Victims of so-called ‘authorised push payment fraud’ (APP) are set to be given new rights by financial watchdog the Financial Conduct Authority (FCA).
Push payment fraud occurs when a fraudster tricks a victim into transferring money out of their bank account, often by purporting to be a trusted person or a financial institution.
According to financial trade body, UK Finance, there were 43,875 cases of APP in 2017 resulting in a total loss of £236 million.
Under current rules, where the victim’s payment service provider is not at fault, they cannot complain to the provider receiving the fraudulent payment.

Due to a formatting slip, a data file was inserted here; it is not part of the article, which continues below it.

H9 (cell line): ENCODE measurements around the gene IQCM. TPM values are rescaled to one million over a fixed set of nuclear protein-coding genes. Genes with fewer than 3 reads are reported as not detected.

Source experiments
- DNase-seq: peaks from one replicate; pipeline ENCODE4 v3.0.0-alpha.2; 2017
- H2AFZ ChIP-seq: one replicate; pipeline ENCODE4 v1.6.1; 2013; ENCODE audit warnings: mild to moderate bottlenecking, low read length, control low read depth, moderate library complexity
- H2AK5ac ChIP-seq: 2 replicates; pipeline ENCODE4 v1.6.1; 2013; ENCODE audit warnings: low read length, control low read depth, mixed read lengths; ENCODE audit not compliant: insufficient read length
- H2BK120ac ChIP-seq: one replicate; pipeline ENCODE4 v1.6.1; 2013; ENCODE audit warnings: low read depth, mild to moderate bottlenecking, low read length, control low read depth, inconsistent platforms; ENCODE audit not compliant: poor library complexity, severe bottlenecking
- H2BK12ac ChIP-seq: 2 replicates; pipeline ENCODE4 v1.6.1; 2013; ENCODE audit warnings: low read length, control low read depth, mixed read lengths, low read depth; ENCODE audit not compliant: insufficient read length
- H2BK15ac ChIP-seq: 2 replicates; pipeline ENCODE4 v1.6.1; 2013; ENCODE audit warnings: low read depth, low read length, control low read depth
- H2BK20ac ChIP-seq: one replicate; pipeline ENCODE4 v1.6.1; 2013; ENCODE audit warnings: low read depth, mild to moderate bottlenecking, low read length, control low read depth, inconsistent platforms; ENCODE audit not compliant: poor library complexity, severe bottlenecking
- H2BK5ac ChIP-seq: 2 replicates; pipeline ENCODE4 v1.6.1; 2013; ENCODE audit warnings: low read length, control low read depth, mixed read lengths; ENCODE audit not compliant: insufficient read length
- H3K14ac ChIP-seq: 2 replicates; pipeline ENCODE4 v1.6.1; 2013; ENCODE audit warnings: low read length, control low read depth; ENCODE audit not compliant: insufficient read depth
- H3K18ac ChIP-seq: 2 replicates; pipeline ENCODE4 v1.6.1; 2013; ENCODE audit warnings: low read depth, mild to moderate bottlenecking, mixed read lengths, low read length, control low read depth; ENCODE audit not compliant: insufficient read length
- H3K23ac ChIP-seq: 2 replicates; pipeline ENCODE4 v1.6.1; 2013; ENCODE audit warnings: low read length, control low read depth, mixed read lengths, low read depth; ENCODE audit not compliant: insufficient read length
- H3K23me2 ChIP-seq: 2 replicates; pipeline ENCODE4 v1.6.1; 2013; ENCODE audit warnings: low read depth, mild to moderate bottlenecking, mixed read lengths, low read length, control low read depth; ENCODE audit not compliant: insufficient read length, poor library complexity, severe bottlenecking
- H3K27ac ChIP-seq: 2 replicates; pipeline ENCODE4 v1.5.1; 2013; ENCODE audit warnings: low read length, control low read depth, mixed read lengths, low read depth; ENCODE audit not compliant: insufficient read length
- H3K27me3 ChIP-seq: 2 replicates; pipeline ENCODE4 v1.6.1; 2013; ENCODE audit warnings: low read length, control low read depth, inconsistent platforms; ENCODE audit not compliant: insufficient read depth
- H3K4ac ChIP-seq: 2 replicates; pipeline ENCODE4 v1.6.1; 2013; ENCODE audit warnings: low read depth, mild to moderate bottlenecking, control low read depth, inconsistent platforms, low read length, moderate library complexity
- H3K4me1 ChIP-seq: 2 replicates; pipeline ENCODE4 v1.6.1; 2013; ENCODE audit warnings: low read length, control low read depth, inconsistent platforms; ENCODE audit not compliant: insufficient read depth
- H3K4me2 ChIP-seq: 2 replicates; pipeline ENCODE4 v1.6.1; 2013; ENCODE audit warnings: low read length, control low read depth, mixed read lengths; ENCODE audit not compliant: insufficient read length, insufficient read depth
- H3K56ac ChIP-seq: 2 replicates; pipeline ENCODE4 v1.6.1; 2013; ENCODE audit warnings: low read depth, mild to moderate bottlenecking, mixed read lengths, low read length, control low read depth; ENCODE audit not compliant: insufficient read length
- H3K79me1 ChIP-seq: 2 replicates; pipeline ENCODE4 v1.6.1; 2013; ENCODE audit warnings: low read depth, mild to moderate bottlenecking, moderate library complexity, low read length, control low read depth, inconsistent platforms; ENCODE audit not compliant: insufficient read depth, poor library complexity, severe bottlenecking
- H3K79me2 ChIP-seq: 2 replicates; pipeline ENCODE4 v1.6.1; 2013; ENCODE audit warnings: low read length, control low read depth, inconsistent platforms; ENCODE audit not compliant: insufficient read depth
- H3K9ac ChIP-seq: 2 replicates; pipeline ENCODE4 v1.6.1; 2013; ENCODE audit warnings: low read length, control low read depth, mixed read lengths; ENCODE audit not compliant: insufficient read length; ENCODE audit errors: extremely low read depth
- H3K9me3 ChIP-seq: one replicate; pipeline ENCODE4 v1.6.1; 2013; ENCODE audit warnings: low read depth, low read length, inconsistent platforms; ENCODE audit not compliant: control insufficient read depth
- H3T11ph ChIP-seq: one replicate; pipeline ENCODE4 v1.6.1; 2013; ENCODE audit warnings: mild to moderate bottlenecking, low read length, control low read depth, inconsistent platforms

However, the FCA is consulting on a change that would require receiving firms to handle these complaints in line with current complaints handling rules.
The FCA has also proposed allowing victims to escalate APP complaints to the Financial Ombudsman Service.
In addition, the FCA will look at obliging providers to report data on alleged APP fraud complaints later this year.
Christopher Woolard, the FCA executive director of strategy and competition, comments: “The FCA takes push payment fraud and the harm it causes to consumers very seriously. Our proposals build on our work in this area and seek to reduce the harm experienced by victims of push payment fraud where they believe the bank which received the money did not do enough to prevent it.
“We are proposing to require payment service providers to handle complaints about this in line with our complaint handling rules, and to provide the victims with access to the Financial Ombudsman Service.”